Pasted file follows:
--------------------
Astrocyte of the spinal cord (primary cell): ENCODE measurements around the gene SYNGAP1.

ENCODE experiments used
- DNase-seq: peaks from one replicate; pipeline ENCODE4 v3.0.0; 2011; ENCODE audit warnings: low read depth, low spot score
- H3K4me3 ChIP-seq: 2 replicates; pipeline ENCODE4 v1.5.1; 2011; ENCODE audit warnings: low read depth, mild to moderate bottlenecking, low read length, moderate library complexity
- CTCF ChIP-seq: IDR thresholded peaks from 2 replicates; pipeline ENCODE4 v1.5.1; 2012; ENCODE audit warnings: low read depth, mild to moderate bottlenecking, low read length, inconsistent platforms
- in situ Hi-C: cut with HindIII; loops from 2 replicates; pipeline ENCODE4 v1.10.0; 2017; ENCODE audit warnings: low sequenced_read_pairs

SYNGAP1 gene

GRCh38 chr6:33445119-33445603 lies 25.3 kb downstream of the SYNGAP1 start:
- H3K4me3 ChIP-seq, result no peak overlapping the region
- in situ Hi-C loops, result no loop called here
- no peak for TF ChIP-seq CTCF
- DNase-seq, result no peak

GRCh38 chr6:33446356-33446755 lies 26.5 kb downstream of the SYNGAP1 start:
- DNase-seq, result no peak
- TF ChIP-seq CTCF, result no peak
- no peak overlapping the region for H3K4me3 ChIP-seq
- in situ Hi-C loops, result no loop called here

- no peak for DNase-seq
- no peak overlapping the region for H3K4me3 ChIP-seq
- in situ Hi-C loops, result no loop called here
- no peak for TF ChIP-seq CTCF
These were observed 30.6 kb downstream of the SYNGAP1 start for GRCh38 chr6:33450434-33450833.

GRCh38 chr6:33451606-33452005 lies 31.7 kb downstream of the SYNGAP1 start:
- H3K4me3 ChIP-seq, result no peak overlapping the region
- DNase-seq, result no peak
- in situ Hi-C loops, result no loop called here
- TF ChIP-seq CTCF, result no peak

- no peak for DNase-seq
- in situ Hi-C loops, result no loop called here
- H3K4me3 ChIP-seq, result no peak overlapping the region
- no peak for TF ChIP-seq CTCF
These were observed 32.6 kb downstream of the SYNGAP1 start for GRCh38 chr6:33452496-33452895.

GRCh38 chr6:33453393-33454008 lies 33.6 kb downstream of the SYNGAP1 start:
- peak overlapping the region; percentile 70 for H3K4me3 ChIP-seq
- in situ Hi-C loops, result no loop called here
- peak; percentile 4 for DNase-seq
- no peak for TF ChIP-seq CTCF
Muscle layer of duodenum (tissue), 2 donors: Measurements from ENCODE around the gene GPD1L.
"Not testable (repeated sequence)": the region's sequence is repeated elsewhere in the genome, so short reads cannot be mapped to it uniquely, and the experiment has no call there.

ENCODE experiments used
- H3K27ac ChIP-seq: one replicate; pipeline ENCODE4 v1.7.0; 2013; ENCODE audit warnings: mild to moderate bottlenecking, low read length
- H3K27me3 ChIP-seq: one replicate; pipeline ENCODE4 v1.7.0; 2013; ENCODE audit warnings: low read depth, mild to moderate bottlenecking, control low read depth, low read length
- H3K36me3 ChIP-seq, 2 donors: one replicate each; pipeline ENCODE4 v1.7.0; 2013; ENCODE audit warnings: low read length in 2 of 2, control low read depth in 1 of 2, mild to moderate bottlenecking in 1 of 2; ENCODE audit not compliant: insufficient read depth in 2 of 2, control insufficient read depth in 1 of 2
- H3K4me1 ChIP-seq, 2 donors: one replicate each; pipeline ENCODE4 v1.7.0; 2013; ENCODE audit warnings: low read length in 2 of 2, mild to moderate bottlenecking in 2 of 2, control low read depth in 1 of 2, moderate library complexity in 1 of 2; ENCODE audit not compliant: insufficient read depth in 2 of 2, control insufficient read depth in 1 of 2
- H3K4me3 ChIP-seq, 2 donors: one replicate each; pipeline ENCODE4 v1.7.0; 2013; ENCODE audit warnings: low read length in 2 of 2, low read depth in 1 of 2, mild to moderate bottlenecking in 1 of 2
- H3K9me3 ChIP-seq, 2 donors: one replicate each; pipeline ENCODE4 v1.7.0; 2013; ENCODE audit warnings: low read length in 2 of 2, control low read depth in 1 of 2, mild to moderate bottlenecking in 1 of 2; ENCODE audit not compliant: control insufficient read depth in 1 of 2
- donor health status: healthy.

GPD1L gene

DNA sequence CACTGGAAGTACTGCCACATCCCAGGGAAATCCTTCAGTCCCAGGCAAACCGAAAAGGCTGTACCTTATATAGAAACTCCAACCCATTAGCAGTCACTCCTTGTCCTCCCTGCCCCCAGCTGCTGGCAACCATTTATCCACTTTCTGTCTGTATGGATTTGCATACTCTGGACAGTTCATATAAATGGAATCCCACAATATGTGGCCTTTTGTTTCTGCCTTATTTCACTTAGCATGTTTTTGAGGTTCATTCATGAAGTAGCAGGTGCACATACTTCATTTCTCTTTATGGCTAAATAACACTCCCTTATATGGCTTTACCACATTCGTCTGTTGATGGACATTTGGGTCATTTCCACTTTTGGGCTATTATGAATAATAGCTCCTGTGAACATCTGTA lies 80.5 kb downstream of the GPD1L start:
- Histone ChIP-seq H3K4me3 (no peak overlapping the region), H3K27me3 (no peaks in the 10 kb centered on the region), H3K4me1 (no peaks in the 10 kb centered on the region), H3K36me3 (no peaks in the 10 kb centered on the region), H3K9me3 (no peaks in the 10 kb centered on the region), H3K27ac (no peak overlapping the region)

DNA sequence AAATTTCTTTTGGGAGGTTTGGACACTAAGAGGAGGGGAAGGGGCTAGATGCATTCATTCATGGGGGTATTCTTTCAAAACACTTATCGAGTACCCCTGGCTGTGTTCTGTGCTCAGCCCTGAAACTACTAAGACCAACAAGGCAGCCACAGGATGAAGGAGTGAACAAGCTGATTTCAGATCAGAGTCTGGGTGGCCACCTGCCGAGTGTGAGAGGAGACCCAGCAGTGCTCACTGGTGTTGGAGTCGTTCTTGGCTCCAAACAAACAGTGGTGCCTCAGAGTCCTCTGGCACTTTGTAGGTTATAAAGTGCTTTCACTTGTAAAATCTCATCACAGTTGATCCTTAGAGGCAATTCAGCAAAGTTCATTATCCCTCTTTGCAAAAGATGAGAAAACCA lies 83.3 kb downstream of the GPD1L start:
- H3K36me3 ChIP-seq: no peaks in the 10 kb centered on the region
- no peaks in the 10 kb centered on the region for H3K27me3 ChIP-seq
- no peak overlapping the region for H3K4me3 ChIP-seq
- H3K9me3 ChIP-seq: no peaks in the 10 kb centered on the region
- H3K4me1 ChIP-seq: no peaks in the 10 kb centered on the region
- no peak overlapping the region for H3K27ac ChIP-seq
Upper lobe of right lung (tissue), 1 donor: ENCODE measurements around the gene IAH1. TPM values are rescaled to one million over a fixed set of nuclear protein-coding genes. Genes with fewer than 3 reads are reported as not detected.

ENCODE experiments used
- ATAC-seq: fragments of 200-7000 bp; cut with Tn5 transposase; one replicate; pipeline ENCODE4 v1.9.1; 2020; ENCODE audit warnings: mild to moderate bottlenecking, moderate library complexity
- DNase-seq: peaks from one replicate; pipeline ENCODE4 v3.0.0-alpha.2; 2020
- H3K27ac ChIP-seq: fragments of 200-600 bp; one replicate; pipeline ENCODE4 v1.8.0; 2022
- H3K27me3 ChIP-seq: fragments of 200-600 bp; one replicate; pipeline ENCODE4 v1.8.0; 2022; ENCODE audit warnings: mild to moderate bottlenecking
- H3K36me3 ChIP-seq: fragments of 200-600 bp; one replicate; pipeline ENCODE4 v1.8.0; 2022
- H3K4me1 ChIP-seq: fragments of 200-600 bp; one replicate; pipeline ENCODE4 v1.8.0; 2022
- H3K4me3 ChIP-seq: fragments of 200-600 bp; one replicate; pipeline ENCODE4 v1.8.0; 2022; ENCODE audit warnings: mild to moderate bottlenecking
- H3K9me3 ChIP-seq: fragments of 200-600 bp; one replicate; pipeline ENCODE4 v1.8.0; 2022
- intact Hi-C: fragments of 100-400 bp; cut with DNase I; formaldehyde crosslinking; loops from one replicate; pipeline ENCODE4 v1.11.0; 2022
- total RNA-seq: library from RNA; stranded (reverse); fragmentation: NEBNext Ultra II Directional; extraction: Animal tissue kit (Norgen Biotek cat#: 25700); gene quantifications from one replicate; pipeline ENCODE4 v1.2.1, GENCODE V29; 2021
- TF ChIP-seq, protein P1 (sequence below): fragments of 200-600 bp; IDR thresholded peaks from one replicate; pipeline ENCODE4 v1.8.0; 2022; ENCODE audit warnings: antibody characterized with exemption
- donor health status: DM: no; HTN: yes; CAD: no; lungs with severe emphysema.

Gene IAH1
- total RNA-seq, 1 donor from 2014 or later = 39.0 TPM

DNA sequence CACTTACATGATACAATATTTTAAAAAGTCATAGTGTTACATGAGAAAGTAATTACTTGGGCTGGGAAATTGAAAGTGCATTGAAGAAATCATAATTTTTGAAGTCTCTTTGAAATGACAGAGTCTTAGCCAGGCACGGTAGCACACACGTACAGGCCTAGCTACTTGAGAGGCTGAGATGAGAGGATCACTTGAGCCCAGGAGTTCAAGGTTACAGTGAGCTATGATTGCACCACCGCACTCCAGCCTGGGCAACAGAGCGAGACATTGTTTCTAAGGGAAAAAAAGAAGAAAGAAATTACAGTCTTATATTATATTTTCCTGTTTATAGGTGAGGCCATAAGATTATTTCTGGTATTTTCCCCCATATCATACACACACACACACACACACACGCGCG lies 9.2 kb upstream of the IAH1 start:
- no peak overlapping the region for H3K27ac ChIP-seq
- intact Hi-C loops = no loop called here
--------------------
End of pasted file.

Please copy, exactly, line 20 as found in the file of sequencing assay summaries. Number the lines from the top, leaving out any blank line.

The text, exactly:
- in situ Hi-C loops, result no loop called here